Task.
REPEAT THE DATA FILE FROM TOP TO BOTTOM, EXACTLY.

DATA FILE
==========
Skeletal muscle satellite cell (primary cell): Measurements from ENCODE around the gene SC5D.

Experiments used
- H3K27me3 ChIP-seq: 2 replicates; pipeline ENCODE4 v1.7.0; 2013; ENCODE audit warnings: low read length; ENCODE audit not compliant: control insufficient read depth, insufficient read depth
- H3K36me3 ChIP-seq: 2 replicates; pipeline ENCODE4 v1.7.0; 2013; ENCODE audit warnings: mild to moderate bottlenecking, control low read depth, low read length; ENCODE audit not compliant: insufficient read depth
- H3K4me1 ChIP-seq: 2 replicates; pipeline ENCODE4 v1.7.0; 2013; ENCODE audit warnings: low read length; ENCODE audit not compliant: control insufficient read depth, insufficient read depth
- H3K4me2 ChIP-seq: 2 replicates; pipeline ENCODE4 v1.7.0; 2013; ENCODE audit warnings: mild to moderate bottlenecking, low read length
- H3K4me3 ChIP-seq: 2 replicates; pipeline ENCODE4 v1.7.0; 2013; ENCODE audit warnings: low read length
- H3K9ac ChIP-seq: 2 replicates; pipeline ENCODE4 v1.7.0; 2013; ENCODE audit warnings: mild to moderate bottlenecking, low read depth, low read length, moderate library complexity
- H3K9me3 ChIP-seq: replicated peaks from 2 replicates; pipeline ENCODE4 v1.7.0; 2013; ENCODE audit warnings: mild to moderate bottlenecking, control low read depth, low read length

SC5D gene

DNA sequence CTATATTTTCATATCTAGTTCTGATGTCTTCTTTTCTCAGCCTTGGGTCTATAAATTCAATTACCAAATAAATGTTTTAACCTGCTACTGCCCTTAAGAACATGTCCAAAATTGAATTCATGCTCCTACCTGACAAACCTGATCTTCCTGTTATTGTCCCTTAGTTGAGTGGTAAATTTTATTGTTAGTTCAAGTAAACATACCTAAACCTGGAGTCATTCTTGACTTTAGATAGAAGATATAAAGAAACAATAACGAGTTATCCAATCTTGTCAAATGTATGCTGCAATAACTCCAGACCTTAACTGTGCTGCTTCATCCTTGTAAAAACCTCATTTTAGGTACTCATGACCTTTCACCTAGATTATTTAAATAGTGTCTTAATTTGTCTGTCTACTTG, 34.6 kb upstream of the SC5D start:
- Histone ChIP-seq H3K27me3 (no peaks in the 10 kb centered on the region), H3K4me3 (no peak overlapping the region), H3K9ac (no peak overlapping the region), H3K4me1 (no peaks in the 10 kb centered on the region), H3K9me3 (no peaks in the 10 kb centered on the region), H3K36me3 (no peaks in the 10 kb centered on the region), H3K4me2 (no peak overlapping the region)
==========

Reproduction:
Skeletal muscle satellite cell (primary cell): Measurements from ENCODE around the gene SC5D.

Experiments used
- H3K27me3 ChIP-seq: 2 replicates; pipeline ENCODE4 v1.7.0; 2013; ENCODE audit warnings: low read length; ENCODE audit not compliant: control insufficient read depth, insufficient read depth
- H3K36me3 ChIP-seq: 2 replicates; pipeline ENCODE4 v1.7.0; 2013; ENCODE audit warnings: mild to moderate bottlenecking, control low read depth, low read length; ENCODE audit not compliant: insufficient read depth
- H3K4me1 ChIP-seq: 2 replicates; pipeline ENCODE4 v1.7.0; 2013; ENCODE audit warnings: low read length; ENCODE audit not compliant: control insufficient read depth, insufficient read depth
- H3K4me2 ChIP-seq: 2 replicates; pipeline ENCODE4 v1.7.0; 2013; ENCODE audit warnings: mild to moderate bottlenecking, low read length
- H3K4me3 ChIP-seq: 2 replicates; pipeline ENCODE4 v1.7.0; 2013; ENCODE audit warnings: low read length
- H3K9ac ChIP-seq: 2 replicates; pipeline ENCODE4 v1.7.0; 2013; ENCODE audit warnings: mild to moderate bottlenecking, low read depth, low read length, moderate library complexity
- H3K9me3 ChIP-seq: replicated peaks from 2 replicates; pipeline ENCODE4 v1.7.0; 2013; ENCODE audit warnings: mild to moderate bottlenecking, control low read depth, low read length

SC5D gene

DNA sequence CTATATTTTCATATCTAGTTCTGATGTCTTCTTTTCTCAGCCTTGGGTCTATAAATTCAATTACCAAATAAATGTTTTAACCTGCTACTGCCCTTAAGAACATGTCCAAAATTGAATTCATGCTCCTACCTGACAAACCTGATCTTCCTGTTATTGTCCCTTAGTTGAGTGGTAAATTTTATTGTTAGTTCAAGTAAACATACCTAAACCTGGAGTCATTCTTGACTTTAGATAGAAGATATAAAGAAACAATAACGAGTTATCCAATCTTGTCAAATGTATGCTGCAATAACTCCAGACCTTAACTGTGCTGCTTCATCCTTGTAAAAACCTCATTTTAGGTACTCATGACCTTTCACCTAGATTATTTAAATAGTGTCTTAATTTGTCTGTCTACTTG, 34.6 kb upstream of the SC5D start:
- Histone ChIP-seq H3K27me3 (no peaks in the 10 kb centered on the region), H3K4me3 (no peak overlapping the region), H3K9ac (no peak overlapping the region), H3K4me1 (no peaks in the 10 kb centered on the region), H3K9me3 (no peaks in the 10 kb centered on the region), H3K36me3 (no peaks in the 10 kb centered on the region), H3K4me2 (no peak overlapping the region)